LONG BEACH — Mayor Ernie Kell kicked off what appears to be an 11-month campaign to become the city's first full-time mayor by raising a record-shattering $165,000 at a dinner last week.
That amount, if accurately reported by Kell, is three times the previous single-event record of $55,000 in a local race, which he set in 1985. The $140,000 Kell said he would net after expenses is $15,000 more than has ever been spent here on a municipal campaign.
Kell and Councilwoman Jan Hall, who says she will seek the $67,500-a-year mayoralty, have said the mayor's race could cost candidates $250,000 each when it is waged citywide for the first time next spring.
520 Guests Attended
Kell reaffirmed his reputation as a potent fund-raiser by packing the new Ramada Renaissance Hotel's main ballroom with about 520 guests Wednesday evening.
The city's largest real estate developers joined civic leaders and a majority of the City Council at the salmon-and-steak dinner for which tickets cost $150, $250 or $500. "They checked the amount they wanted to contribute," Kell said of his guests.
Several large businesses checked the $500 box and bought 10 tickets for $5,000. Among those, Kell said, were IDM, developer of the World Trade Center; Kilroy Industries, which is building an office park at Long Beach Airport, and Wrather Port Properties, operator of the Queen Mary and Spruce Goose attractions.
The United Auto Workers union contributed $2,500 and the Teamsters Union also was represented. Douglas Aircraft Co., the city's largest employer, contributed $2,500, as did real estate investment company Paragon Equities, owned by Chamber of Commerce Chairwoman Elaine Hutchison. The local Firefighters Assn. gave $1,500, as did the political arm of the business group Downtown Long Beach Associates, Kell said.
No Formal Declaration
The dinner was billed as a tribute to Kell, 58, a 12-year councilman and retired real estate developer, who has not formally declared his candidacy for full-time mayor.
"It looked like a wedding to me. It didn't feel like a political party. It was like they (Kell and wife Jackie) were bride and groom," said Joel Friedland, a businessman whose family contributed $1,250.
But sometimes there also was the feel of a political rally. A red-uniformed marching band lined the staircase to the second-floor banquet room, blasting out upbeat tunes. Guests received red-white-and-blue flag pins for their lapels. Speakers' comments were sprinkled with political references.
The master of ceremonies, Harbor Commission President Robert Langslet, ended the evening by telling guests "we hope to see you all again at the victory celebration."
A Gauge of Support
Although City Auditor Robert Fronke, a possible candidate for mayor, said Kell was trying to scare potential challengers with his early money, Kell said he was only trying to gauge the "depth of support if I decide to run."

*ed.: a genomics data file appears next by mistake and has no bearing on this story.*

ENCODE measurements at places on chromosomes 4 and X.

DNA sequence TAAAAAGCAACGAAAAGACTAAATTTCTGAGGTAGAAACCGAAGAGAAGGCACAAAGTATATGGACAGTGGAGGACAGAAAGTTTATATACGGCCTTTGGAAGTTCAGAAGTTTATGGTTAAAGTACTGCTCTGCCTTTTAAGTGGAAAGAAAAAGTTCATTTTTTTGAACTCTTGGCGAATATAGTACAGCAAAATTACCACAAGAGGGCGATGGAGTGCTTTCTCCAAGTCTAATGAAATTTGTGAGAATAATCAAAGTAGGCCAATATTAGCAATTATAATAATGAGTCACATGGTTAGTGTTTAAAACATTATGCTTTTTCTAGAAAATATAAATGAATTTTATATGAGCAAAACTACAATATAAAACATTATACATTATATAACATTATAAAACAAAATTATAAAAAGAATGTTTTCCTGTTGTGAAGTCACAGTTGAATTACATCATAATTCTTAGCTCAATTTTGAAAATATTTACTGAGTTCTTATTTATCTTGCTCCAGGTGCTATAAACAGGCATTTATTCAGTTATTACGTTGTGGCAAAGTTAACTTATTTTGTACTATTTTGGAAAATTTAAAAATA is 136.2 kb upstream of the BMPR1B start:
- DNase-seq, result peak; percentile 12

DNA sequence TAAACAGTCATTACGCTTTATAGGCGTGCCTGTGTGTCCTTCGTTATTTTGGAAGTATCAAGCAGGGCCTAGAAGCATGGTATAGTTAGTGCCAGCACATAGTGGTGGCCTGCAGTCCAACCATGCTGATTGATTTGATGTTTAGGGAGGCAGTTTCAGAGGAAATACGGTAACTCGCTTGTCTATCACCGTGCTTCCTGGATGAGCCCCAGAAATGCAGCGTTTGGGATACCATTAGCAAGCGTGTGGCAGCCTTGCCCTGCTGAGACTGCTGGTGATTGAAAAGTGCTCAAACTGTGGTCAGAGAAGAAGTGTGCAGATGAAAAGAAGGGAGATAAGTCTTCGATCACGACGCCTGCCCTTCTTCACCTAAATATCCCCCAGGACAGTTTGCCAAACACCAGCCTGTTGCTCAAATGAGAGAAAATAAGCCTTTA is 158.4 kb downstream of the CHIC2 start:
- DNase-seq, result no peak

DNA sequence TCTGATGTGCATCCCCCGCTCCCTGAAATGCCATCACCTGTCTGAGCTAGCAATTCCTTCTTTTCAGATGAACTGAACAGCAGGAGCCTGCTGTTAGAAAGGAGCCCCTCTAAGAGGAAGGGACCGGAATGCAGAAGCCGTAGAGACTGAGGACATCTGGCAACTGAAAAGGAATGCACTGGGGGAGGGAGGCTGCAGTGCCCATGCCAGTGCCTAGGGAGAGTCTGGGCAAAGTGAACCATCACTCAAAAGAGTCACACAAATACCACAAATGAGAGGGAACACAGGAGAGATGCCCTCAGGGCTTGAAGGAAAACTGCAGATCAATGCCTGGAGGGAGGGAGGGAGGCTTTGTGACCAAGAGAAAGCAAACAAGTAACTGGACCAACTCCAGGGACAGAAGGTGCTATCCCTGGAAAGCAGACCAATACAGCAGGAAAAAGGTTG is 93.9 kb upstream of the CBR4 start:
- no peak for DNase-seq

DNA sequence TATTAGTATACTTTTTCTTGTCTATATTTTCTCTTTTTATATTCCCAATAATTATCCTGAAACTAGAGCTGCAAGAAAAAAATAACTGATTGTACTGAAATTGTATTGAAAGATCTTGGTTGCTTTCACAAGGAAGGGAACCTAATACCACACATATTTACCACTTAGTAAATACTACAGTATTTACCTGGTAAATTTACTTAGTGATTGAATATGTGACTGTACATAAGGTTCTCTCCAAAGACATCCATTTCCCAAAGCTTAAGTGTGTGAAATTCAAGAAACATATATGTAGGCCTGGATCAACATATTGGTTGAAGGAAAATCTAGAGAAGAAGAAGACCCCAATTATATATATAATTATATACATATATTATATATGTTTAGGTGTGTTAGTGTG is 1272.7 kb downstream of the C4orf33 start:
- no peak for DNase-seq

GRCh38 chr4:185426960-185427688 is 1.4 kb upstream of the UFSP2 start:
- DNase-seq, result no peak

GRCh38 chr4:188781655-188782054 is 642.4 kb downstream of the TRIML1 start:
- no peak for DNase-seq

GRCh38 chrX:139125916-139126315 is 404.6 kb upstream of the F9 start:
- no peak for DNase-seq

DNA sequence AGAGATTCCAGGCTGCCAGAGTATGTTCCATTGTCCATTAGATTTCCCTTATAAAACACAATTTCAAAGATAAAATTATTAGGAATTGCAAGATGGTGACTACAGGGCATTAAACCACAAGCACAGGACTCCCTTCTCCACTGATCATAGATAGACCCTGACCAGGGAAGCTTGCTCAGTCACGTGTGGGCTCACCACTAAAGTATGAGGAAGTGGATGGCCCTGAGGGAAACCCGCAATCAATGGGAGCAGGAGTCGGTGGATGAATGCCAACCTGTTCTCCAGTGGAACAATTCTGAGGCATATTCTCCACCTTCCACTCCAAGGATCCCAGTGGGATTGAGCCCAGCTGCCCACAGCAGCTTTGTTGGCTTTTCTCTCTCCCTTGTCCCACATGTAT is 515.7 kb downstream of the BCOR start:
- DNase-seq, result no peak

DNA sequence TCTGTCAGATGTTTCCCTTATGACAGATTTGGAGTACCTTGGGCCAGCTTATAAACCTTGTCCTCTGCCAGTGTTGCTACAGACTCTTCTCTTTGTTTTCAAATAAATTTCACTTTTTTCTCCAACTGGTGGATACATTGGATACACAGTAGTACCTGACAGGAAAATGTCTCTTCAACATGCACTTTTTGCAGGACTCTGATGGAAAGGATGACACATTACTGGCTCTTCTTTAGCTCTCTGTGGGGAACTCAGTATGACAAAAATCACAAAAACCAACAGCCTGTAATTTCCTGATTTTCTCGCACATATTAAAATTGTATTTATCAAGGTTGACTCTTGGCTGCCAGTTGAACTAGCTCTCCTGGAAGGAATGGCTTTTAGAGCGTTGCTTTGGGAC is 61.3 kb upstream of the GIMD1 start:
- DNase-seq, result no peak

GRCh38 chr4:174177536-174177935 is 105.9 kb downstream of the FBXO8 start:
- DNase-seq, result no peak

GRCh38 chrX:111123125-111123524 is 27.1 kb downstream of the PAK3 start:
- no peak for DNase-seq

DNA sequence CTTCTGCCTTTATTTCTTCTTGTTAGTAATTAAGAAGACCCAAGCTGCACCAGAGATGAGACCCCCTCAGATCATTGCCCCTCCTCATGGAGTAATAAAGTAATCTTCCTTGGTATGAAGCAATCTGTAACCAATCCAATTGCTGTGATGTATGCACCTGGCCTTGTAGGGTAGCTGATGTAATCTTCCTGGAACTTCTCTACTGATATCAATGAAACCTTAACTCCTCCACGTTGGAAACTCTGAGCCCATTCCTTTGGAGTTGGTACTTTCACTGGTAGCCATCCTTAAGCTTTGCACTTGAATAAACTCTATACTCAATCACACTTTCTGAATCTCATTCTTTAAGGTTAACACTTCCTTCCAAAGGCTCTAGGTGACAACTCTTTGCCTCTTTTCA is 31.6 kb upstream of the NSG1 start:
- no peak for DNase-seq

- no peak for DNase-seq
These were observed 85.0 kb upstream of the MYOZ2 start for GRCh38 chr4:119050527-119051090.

But if he were Hall or Fronke, Kell added, the money raised last week would be a serious consideration in weighing chances for a successful campaign.
However, Hall, who has had the strong backing of Gov. George Deukmejian in City Council races, said she expects to at least match Kell's fund raising. A three-term councilwoman, she set the current local spending record of $125,000 in winning reelection in her affluent 3rd District last year.
"I suspect some of the same people were at my ($45-a-plate) fund-raiser in January, . . . and will be at my fund-raiser in July," said Hall, who plans to formally announce her candidacy in the fall. "Remember, this was not a fund-raiser for mayor. It was a tribute. There is a possibility that once you have declared candidates, there will be a different composition (at fund-raisers)."
Some guests at Kell's dinner agreed.
"Frankly, it's going to be a difficult decision for a lot of people, . . . since both of them have strongly supported our industry," said builder Larry Agajanian. "I'm going to pay my respects to both of them at this point, but remain uncommitted until I have a chance to listen to more of their views."
Office Not Established
Fronke said he is confident that he can raise enough money to wage an effective grass-roots campaign, but he said $250,000 is not necessary.
"I think the real question is why is so much being given for a race that's still a year away and for an office that has not been established and has little clout? . . . (Developers) certainly have some sort of financial interest in both a council person and a sitting mayor and in the future mayor," Fronke said.
Until the job becomes full time next June, the mayor, who is now selected by City Council colleagues, has no more inherent power than other council members except for appointment of city commissioners. Even a full-time mayor will be relatively weak, lacking a vote on the council and possessing a veto that can be overridden by a simple council majority.